Impact of immune escape mutations on HIV-1 fitness in the context of the cognate transmitted/founder genome
- Hongshuo Song1,
- Jeffrey W Pavlicek1,
- Fangping Cai1,
- Tanmoy Bhattacharya3, 11,
- Hui Li4,
- Shilpa S Iyer4,
- Katharine J Bar4,
- Julie M Decker6,
- Nilu Goonetilleke7,
- Michael KP Liu7,
- Anna Berg1,
- Bhavna Hora1,
- Mark S Drinker1,
- Josh Eudailey1,
- Joy Pickeral9,
- M Anthony Moody1, 8,
- Guido Ferrari9,
- Andrew McMichael7,
- Alan S Perelson3,
- George M Shaw4, 5,
- Beatrice H Hahn4, 5,
- Barton F Haynes1, 2, 10 and
- Feng Gao1, 2Email author
© Song et al.; licensee BioMed Central Ltd. 2012
Received: 3 June 2012
Accepted: 7 October 2012
Published: 30 October 2012
A modest change in HIV-1 fitness can have a significant impact on viral quasispecies evolution and viral pathogenesis, transmission and disease progression. To determine the impact of immune escape mutations selected by cytotoxic T lymphocytes (CTL) on viral fitness in the context of the cognate transmitted/founder (T/F) genome, we developed a new competitive fitness assay using molecular clones of T/F genomes lacking exogenous genetic markers and a highly sensitive and precise parallel allele-specific sequencing (PASS) method.
The T/F and mutant viruses were competed in CD4+ T-cell enriched cultures, relative proportions of viruses were assayed after repeated cell-free passage, and fitness costs were estimated by mathematical modeling. Naturally occurring HLA B57-restricted mutations involving the TW10 epitope in Gag and two epitopes in Tat/Rev and Env were assessed independently and together. Compensatory mutations which restored viral replication fitness were also assessed. A principal TW10 escape mutation, T242N, led to a 42% reduction in replication fitness but V247I and G248A mutations in the same epitope restored fitness to wild-type levels. No fitness difference was observed between the T/F and a naturally selected variant carrying the early CTL escape mutation (R355K) in Env and a reversion mutation in the Tat/Rev overlapping region.
These findings reveal a broad spectrum of fitness costs to CTL escape mutations in T/F viral genomes, similar to recent findings reported for neutralizing antibody escape mutations, and highlight the extraordinary plasticity and adaptive potential of the HIV-1 genome. Analysis of T/F genomes and their evolved progeny is a powerful approach for assessing the impact of composite mutational events on viral fitness.
KeywordsHuman immunodeficiency virus type I Viral fitness Cytotoxic T lymphocytes Immune escape mutation Transmitted/founder virus Mathematical model
HIV-1 fitness plays a critical role in virus persistence, transmission, pathogenesis, and disease progression [1–9]. Because of HIV-1 error prone reverse transcriptase and rapid virus turnover and immune selection pressure, a small viral fitness change may have a significant impact on HIV-1 evolution . Strong pressure from cytotoxic T lymphocyte (CTL) responses selects virus mutants, with complete replacement of CTL sensitive viruses within weeks of HIV-1 infection [11, 12]. These CTL escape mutations have been widely studied for their ability to impair viral fitness [13–17]. If fitness is reduced there may be a decrease in viral load, leading to long-term HIV-1 control and decreased probability of transmission to new hosts [7, 9]. Moreover, if less fit viruses are transmitted into new hosts, viral loads may be lower and a better clinical outcome expected , although the effect may not be sustained into chronic infection .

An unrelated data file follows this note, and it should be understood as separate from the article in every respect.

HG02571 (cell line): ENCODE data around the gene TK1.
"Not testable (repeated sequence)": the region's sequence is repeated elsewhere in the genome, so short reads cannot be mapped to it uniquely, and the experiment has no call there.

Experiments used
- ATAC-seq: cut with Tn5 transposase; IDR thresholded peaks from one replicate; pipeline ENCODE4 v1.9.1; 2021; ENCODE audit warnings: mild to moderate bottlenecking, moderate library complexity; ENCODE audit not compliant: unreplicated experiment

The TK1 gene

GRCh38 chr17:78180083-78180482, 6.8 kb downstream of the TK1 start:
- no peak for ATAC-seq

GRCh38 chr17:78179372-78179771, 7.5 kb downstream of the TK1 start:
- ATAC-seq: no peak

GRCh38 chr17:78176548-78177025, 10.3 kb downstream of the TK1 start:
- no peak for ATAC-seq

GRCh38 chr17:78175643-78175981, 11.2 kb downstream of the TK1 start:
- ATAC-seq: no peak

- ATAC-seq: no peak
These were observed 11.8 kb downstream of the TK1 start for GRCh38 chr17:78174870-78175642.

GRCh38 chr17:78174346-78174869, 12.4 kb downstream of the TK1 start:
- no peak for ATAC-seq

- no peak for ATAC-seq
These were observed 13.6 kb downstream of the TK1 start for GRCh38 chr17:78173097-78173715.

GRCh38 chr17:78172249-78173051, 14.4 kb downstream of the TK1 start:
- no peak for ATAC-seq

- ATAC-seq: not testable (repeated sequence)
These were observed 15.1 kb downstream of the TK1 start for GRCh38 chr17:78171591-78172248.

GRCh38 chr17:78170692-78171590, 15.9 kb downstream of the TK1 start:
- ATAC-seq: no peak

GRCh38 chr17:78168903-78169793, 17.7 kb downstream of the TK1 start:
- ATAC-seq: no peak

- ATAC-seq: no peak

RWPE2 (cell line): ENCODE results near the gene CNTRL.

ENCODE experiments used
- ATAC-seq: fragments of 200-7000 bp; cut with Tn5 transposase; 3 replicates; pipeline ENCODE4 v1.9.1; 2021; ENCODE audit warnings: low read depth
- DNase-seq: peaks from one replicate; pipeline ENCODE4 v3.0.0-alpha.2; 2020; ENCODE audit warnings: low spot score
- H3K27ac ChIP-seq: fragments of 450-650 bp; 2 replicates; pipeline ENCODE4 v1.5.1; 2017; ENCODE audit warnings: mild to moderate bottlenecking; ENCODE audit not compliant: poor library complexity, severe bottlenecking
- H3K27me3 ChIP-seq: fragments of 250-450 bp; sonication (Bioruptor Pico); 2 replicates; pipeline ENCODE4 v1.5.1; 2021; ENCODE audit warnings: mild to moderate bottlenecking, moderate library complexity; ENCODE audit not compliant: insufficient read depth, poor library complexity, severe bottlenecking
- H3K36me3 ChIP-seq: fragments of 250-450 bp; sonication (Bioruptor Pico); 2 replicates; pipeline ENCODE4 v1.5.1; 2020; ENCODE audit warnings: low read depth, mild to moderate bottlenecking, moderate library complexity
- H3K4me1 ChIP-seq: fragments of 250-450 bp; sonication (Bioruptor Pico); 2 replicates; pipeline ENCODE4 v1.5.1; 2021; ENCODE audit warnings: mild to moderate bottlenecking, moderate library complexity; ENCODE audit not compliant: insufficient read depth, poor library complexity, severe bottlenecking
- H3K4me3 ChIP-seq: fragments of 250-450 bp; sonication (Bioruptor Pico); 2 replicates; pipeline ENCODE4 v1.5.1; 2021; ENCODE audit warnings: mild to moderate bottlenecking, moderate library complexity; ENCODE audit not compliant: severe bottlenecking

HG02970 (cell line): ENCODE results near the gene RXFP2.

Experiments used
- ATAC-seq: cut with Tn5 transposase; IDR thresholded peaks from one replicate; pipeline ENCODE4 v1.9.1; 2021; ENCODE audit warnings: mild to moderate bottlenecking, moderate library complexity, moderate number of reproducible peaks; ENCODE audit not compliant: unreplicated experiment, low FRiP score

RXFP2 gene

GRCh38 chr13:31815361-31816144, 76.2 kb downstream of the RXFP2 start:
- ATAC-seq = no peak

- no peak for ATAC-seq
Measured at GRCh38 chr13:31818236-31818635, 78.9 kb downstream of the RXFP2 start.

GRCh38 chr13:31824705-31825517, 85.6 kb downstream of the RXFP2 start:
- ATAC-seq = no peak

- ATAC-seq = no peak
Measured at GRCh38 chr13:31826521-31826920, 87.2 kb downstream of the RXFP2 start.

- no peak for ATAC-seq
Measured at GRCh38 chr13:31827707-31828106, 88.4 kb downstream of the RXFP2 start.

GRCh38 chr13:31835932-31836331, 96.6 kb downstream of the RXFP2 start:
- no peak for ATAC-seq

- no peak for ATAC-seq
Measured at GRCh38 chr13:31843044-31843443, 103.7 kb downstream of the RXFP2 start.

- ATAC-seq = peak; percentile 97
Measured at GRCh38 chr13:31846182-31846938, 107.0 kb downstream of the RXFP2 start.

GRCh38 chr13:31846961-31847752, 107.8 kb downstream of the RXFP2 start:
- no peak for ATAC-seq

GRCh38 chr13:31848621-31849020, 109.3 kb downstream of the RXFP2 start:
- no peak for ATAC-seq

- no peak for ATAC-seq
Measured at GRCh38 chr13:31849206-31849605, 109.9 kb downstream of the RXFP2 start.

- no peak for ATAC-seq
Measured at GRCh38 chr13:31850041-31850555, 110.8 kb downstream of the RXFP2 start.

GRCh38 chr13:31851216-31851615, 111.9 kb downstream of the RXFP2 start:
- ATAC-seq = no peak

The majority of fitness studies have compared viruses in vitro using either parallel or competition assays [13–19]. In the latter, competition between two viruses is performed in the same culture, and the relative fitness is determined by the dynamic changes of the ratio of viruses over time [17, 20, 21]. The proportion of each virus in the culture is determined by detecting unique artificial markers introduced into the viral genomes or mutations by population sequencing, clone sequencing or real-time PCR [13, 14, 16, 18, 19, 22, 23]. However, there are several factors that may compromise evaluation of viral fitness. A lab-adapted viral backbone isolated from chronically infected individuals may not represent viruses that exist as a quasispecies viral population in vivo. When mutations of interest or gene fragments are introduced into unrelated viral genomes they may have confounding effects on fitness. This may be particularly important since the mutations can have disparate effects on viral fitness in different virus backbones [14, 18]. Recombination between viruses can affect the interpretation of the fitness results [24, 25]. The sensitivity to detect minority variants is low for sequencing based methods [16, 18, 19, 26, 27]. Finally, only two viruses are usually compared in each assay, whereas many variants compete against each other in the HIV-1-infected individuals [13, 14, 16–19]. Therefore, a more reliable, sensitive and reproducible assay is needed.
Combining the unique advantages of parallel allele-specific sequencing (PASS) technology , unmodified HIV-1 T/F genomes  and new mathematical modeling, we have established a new viral fitness assay to determine the impact of CTL escape mutations emerging in early HIV-1 infection on the fitness of the transmitted/founder (T/F) virus. In the current study, we determined the impact of CTL escape mutations on viral fitness in their cognate T/F viral genome. We found that although CTL escape mutants can be associated with significant fitness costs, this can be negated by emergence of compensatory mutations. In addition, the new PASS fitness assay can be used to simultaneously compare viral fitness among multiple viruses in a single assay and determine the influence of recombination on fitness comparisons.
Fitness comparison in the single passage assay